I used to love television, I used to scour the TV guides and pick out my entire week of programmes each Sunday. Then I became a teenager and ended up being too busy to dedicate my time. As a university student, I discovered the power of BBC iPlayer and 4OD, but that soon fell down the wayside when I started working full time and having so much else on my plate. These days, it takes a lot to get me to commit to a series – I often prefer to wait until it is finished on TV and is released on DVD so I can peruse at my leisure and dip in and out of the series.
This is the first series I have committed to in such a way for the best part of a year and I thought it deserved a blog post all of its own for that reason.
Top of the Lake, is an acclaimed 2013 television mini-series written by Jane Campion and Gerard Lee, and directed by Campion and Australian, Garth Davis. Filmed and set in New Zealand, the drama series follows a detective (Mad Men’s Elisabeth Moss) investigating the disappearance of a pregnant 12-year-old girl.
The DVD cover, featuring this image, was very striking and really caught my eye while browsing in HMV and when I saw it was a recent BBC production I decided I was going to have to purchase it and have a watch. Particularly with such a dark storyline, I was hooked.
I have yet to finish the series, but I have to say now that it is pretty damn good. Utterly gripping as it is explores the relationships between characters, the detective’s own personal problems – both emotional and within her family – all alongside the investigation of the disappearance of the young girl.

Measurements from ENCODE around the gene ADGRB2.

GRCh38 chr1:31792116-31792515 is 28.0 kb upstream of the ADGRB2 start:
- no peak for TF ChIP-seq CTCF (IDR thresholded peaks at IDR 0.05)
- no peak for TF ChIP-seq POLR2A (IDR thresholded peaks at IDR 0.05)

There are several scenes that become highly controversial and disturbing including one when a male character strips naked and begins to whip himself with a belt over his mother’s grave. If you prefer the softer, more comedic television series – I would avoid this. It is thought-provoking, powerful filming against a stunning background of New Zealand scenery.
The actors tackle the material unafraid of backlash for these sensitive topics and challenge the audience as they rail against the norm and introduce a range of characters – many mentally disturbed or emotionally distraught and clearly struggling to cope with day-to-day life.
The series exposes a culture within the country of exploitation of women, and of men, of emotionally stunted people who are trapped in a remote area but are still trying to run away from their problems.
The whole programme hooks on the idea of a delicate a beautiful new life coming out of such evil and the scene where the young girl gives birth is particularly horrifying because the audience is aware of the danger involved and the fact that she may not survive the experience.
Later the scene where the girl shouts at the baby to shut up just highlights her youth and inexperience, her inability to cope with the horrendous brutality that has been forced upon her before she was even able to understand how she became pregnant.
A powerful series, and one I am looking forward to continuing – I am intrigued to see where else the series can take the audience.
Has anyone else watched the programme? I would recommend it for those with a taste for dark and disturbing crime thrillers.